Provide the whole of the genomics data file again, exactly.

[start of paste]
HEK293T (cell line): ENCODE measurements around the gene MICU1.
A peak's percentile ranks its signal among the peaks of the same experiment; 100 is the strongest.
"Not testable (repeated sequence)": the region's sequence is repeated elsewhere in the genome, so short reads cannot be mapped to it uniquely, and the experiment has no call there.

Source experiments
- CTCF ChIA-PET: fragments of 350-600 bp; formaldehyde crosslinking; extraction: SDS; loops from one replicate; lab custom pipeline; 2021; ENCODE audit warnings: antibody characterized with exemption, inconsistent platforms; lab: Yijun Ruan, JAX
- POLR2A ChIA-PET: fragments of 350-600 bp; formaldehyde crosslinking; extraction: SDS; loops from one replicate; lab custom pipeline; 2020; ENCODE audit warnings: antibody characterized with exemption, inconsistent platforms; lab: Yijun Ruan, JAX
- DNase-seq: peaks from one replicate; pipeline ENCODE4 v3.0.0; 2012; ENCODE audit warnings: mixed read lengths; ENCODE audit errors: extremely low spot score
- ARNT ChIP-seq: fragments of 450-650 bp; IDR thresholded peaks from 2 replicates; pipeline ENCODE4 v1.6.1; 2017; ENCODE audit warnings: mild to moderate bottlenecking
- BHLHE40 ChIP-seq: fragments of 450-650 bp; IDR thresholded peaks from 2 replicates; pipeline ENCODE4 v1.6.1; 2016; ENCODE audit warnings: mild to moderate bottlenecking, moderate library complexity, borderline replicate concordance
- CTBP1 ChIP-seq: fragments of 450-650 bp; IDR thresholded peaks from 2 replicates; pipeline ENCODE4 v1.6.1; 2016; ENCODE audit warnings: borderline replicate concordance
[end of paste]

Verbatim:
HEK293T (cell line): ENCODE measurements around the gene MICU1.
A peak's percentile ranks its signal among the peaks of the same experiment; 100 is the strongest.
"Not testable (repeated sequence)": the region's sequence is repeated elsewhere in the genome, so short reads cannot be mapped to it uniquely, and the experiment has no call there.

Source experiments
- CTCF ChIA-PET: fragments of 350-600 bp; formaldehyde crosslinking; extraction: SDS; loops from one replicate; lab custom pipeline; 2021; ENCODE audit warnings: antibody characterized with exemption, inconsistent platforms; lab: Yijun Ruan, JAX
- POLR2A ChIA-PET: fragments of 350-600 bp; formaldehyde crosslinking; extraction: SDS; loops from one replicate; lab custom pipeline; 2020; ENCODE audit warnings: antibody characterized with exemption, inconsistent platforms; lab: Yijun Ruan, JAX
- DNase-seq: peaks from one replicate; pipeline ENCODE4 v3.0.0; 2012; ENCODE audit warnings: mixed read lengths; ENCODE audit errors: extremely low spot score
- ARNT ChIP-seq: fragments of 450-650 bp; IDR thresholded peaks from 2 replicates; pipeline ENCODE4 v1.6.1; 2017; ENCODE audit warnings: mild to moderate bottlenecking
- BHLHE40 ChIP-seq: fragments of 450-650 bp; IDR thresholded peaks from 2 replicates; pipeline ENCODE4 v1.6.1; 2016; ENCODE audit warnings: mild to moderate bottlenecking, moderate library complexity, borderline replicate concordance
- CTBP1 ChIP-seq: fragments of 450-650 bp; IDR thresholded peaks from 2 replicates; pipeline ENCODE4 v1.6.1; 2016; ENCODE audit warnings: borderline replicate concordance